The payroll tax cut fight worked beautifully for Democrats because it left the Congressional GOP divided and vulnerable to charges that it was willing to put the recovery at risk in order to please the ideologues in its ranks. It pitted those who recognized that not extending the tax cut would be terrible politics against the Tea Party wing, which decided that a tax cut for working people suddenly needed to be opposed at all costs.
Dems now think they have hit on another issue that could divide the GOP: The coming battle over the U.S. Import-Export Bank. It could pit the party’s business wing against “populist” conservatives, allowing Dems to portray the GOP as so in thrall to the Tea Party that it’s willing to jeopardize the recovery.
The gist of the looming fight: The bank could hit its $100 billion loan limit by the end of this month. Obama and Dems want the limit lifted, because a lack of financing from the agency could make it harder for American companies to get the financing they need to export their products, at a time when Obama has prioritized boosting exports to keep the recovery moving.
Business groups like the U.S. Chamber of Commerce have mounted a campaign for lifting the limit. But some House conservatives, backed by the Club for Growth, strongly oppose any such move. They insist that the bank subsidizes certain companies with taxpayer money — picking “winners and losers” — and sullies the sanctity of the free market.
Dem messaging chief Chuck Schumer is challenging House Republicans to agree to the request — and signaling Dems will use this as a wedge issue if they don’t. In a statement sent my way, Schumer said:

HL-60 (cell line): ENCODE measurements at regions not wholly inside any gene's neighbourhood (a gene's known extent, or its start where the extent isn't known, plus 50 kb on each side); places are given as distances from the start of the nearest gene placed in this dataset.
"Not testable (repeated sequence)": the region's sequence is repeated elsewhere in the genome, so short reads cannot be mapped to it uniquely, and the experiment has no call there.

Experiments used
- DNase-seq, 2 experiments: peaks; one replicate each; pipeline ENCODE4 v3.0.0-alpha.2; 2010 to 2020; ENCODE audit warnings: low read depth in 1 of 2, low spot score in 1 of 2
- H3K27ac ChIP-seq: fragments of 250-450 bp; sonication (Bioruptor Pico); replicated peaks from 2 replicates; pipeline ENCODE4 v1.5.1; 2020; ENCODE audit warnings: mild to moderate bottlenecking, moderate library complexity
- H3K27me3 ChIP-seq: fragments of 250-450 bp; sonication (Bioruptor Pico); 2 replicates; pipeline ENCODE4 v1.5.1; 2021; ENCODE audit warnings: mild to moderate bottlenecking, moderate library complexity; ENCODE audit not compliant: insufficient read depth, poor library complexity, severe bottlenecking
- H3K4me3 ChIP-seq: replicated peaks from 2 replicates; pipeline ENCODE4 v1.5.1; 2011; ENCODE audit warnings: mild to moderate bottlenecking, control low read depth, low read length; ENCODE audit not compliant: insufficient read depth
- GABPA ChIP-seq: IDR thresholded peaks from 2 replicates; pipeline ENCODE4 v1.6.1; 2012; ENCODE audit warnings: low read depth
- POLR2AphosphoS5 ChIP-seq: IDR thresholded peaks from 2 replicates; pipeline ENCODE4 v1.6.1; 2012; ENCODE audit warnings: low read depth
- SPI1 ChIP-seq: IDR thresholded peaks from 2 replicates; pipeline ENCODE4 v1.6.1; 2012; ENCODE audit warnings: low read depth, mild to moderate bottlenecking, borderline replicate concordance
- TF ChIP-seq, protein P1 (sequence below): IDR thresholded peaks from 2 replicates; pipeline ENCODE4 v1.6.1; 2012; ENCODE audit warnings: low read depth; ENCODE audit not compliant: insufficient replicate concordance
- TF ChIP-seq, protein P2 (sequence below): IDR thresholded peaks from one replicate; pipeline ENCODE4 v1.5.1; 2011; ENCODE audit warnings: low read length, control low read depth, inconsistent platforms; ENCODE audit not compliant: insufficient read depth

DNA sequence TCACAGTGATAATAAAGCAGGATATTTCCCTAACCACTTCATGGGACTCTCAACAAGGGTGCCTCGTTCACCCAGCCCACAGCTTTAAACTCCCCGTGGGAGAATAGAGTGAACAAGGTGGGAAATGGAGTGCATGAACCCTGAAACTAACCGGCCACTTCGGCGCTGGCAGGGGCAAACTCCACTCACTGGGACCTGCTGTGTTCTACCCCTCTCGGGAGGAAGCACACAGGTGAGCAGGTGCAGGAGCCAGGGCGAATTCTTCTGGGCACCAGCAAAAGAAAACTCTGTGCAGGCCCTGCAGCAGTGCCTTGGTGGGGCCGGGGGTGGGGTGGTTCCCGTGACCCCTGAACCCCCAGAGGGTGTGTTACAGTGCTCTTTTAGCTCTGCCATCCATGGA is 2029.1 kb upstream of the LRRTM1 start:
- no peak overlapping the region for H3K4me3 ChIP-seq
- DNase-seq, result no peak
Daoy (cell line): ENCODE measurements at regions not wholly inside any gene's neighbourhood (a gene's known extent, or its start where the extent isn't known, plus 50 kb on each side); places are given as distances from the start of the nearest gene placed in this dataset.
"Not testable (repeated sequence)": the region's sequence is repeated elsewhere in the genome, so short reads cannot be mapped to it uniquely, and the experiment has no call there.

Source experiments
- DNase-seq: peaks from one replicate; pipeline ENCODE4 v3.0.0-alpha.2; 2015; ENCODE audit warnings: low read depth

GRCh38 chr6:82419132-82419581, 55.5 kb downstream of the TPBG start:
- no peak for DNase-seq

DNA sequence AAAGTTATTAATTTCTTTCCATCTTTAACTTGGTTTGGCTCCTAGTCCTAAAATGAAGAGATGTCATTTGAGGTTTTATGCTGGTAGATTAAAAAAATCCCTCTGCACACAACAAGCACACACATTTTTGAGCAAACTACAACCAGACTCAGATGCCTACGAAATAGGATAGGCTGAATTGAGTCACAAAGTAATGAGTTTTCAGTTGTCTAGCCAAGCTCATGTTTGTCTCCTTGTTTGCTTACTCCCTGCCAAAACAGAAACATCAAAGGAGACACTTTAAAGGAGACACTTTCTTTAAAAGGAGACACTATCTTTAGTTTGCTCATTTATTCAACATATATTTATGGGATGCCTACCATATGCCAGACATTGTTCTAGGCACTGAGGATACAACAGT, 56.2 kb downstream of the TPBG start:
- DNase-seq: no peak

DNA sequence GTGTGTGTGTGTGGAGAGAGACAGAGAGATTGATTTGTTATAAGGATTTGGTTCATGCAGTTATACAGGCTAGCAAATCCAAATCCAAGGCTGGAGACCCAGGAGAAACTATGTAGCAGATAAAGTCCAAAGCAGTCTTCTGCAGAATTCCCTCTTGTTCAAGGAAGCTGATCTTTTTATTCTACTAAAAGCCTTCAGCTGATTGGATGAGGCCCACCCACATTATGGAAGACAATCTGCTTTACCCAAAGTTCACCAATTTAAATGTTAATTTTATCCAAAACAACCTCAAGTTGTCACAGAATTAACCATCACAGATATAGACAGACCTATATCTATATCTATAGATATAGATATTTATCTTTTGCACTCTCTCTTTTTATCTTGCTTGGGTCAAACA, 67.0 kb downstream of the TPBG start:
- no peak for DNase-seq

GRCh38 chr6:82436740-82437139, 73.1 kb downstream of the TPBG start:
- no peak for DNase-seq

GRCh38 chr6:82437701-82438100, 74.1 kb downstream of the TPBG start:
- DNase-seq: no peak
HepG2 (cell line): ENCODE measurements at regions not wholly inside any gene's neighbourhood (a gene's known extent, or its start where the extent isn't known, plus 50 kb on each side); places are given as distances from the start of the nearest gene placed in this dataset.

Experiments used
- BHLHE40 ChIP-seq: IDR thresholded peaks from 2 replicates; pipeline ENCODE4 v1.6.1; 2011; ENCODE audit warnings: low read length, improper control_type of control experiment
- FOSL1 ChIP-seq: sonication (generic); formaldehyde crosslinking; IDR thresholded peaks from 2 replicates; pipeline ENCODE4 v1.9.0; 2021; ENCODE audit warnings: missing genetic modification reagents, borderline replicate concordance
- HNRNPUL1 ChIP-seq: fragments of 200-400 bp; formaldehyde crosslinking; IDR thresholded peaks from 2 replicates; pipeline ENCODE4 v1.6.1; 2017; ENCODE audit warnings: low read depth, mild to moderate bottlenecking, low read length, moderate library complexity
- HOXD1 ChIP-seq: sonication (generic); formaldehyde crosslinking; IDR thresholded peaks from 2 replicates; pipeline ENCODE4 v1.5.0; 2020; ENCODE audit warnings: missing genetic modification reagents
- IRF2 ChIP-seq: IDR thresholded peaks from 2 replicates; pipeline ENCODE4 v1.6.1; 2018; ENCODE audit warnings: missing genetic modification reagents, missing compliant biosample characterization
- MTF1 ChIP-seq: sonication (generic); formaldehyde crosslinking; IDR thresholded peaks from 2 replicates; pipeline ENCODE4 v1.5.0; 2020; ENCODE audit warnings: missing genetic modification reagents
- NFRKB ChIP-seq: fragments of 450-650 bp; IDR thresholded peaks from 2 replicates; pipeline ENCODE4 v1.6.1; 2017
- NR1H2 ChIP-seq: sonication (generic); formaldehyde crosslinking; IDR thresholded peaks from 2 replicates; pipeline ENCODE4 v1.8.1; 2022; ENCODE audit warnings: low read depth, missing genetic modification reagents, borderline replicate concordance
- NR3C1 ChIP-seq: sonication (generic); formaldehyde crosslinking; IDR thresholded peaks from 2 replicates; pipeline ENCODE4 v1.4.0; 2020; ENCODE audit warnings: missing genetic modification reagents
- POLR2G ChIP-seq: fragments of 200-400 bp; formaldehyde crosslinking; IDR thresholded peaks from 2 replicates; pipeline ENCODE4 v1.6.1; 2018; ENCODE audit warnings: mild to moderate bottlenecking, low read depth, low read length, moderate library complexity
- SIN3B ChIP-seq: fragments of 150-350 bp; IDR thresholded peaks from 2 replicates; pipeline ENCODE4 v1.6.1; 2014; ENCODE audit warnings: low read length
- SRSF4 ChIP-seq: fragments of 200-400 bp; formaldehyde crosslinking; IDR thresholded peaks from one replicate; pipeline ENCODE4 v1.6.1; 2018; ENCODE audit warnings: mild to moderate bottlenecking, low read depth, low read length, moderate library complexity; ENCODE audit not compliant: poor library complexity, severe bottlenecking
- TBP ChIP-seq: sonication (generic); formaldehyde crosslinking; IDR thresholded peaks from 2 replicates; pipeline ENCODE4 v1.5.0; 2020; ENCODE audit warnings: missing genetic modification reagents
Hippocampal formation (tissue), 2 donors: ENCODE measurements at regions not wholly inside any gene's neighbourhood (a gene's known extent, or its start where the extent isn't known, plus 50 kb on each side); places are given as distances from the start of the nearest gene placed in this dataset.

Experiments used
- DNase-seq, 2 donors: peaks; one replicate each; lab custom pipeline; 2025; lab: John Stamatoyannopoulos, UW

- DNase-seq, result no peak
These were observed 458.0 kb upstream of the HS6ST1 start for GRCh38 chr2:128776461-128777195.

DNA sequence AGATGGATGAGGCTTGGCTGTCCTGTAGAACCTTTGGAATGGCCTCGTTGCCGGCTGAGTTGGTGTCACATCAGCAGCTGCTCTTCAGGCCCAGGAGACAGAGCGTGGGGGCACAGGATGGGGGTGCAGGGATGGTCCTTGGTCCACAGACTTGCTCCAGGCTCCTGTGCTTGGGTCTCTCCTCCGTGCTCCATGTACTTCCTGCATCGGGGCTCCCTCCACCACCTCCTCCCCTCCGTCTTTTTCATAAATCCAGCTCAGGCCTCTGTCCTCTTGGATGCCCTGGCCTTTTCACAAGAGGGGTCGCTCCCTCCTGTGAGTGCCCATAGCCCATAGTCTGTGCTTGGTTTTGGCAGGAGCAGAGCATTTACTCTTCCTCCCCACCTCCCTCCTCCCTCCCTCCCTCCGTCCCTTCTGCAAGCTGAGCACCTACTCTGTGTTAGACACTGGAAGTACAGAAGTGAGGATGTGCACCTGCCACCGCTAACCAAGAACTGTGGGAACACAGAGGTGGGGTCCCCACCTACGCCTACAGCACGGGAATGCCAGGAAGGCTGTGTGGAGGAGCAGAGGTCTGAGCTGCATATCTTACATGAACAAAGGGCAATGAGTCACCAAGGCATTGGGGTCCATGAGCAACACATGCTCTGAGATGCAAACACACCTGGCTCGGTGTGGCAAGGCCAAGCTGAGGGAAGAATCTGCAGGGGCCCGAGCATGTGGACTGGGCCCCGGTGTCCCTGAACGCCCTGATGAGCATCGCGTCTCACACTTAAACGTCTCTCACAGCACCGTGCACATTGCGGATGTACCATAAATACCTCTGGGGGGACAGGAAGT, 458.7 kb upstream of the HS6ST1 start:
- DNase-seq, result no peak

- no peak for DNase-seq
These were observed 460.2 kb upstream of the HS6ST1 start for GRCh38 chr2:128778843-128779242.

“It’s not every day Republicans oppose the Chamber of Commerce, but that’s how far overboard some in the House have gone. This shouldn’t be a fight, but if House Republicans oppose a no-brainer like this, it will be a colossal mistake just like the payroll tax cut debate was. They will be on the wrong side of a jobs issue, and they will be divided.”
House GOP aides have said they are working on a compromise to bridge the divide by dealing with the “subsidies” the bank allegedly gives to the private sector. But this has alarmed the business groups. They insist the bank doesn’t subsidize anybody and that it doesn’t cost the goverment any money to provide financing, which is covered by fees. Failure to reauthorize it, they say, would cause catastrophic economic damage.
A battle over a tax cut for 160 million working Americans is politically easier for Dems than one involving lobbyists and trade associations. But Democrats think the general contours will be the same: Obama and Dems — in league with the GOP’s pro-business wing — want action to keep the recovery moving forward, while the House GOP’s increasingly marginalized Tea Party wing throws up ideological roadblocks that risk sending the recovery back into the ditch.